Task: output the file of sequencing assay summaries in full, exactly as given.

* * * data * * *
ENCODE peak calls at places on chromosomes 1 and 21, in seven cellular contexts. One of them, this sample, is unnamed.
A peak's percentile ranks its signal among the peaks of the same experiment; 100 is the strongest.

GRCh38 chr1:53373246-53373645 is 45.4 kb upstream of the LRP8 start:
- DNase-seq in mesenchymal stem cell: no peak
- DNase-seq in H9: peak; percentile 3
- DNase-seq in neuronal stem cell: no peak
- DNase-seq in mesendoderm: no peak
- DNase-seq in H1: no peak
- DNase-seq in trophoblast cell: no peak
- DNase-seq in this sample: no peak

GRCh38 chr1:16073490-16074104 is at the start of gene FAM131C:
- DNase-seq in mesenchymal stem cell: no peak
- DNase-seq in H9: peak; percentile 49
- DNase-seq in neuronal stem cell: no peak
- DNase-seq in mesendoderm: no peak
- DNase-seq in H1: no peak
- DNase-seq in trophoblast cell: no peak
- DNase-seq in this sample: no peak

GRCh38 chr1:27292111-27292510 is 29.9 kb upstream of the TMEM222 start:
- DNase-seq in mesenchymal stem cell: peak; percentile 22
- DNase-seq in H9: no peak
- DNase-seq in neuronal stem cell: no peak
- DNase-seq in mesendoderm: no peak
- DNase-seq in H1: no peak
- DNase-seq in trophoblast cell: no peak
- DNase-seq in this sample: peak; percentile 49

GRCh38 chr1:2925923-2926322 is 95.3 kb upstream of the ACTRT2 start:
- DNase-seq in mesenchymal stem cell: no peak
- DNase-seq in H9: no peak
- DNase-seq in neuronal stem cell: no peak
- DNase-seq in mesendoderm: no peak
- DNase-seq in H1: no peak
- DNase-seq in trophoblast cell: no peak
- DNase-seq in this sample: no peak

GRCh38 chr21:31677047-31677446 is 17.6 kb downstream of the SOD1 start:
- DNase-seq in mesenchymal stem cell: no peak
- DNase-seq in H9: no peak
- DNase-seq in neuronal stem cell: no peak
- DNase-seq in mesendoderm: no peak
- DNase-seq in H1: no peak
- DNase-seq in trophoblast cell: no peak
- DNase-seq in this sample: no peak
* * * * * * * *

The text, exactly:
ENCODE peak calls at places on chromosomes 1 and 21, in seven cellular contexts. One of them, this sample, is unnamed.
A peak's percentile ranks its signal among the peaks of the same experiment; 100 is the strongest.

GRCh38 chr1:53373246-53373645 is 45.4 kb upstream of the LRP8 start:
- DNase-seq in mesenchymal stem cell: no peak
- DNase-seq in H9: peak; percentile 3
- DNase-seq in neuronal stem cell: no peak
- DNase-seq in mesendoderm: no peak
- DNase-seq in H1: no peak
- DNase-seq in trophoblast cell: no peak
- DNase-seq in this sample: no peak

GRCh38 chr1:16073490-16074104 is at the start of gene FAM131C:
- DNase-seq in mesenchymal stem cell: no peak
- DNase-seq in H9: peak; percentile 49
- DNase-seq in neuronal stem cell: no peak
- DNase-seq in mesendoderm: no peak
- DNase-seq in H1: no peak
- DNase-seq in trophoblast cell: no peak
- DNase-seq in this sample: no peak

GRCh38 chr1:27292111-27292510 is 29.9 kb upstream of the TMEM222 start:
- DNase-seq in mesenchymal stem cell: peak; percentile 22
- DNase-seq in H9: no peak
- DNase-seq in neuronal stem cell: no peak
- DNase-seq in mesendoderm: no peak
- DNase-seq in H1: no peak
- DNase-seq in trophoblast cell: no peak
- DNase-seq in this sample: peak; percentile 49

GRCh38 chr1:2925923-2926322 is 95.3 kb upstream of the ACTRT2 start:
- DNase-seq in mesenchymal stem cell: no peak
- DNase-seq in H9: no peak
- DNase-seq in neuronal stem cell: no peak
- DNase-seq in mesendoderm: no peak
- DNase-seq in H1: no peak
- DNase-seq in trophoblast cell: no peak
- DNase-seq in this sample: no peak

GRCh38 chr21:31677047-31677446 is 17.6 kb downstream of the SOD1 start:
- DNase-seq in mesenchymal stem cell: no peak
- DNase-seq in H9: no peak
- DNase-seq in neuronal stem cell: no peak
- DNase-seq in mesendoderm: no peak
- DNase-seq in H1: no peak
- DNase-seq in trophoblast cell: no peak
- DNase-seq in this sample: no peak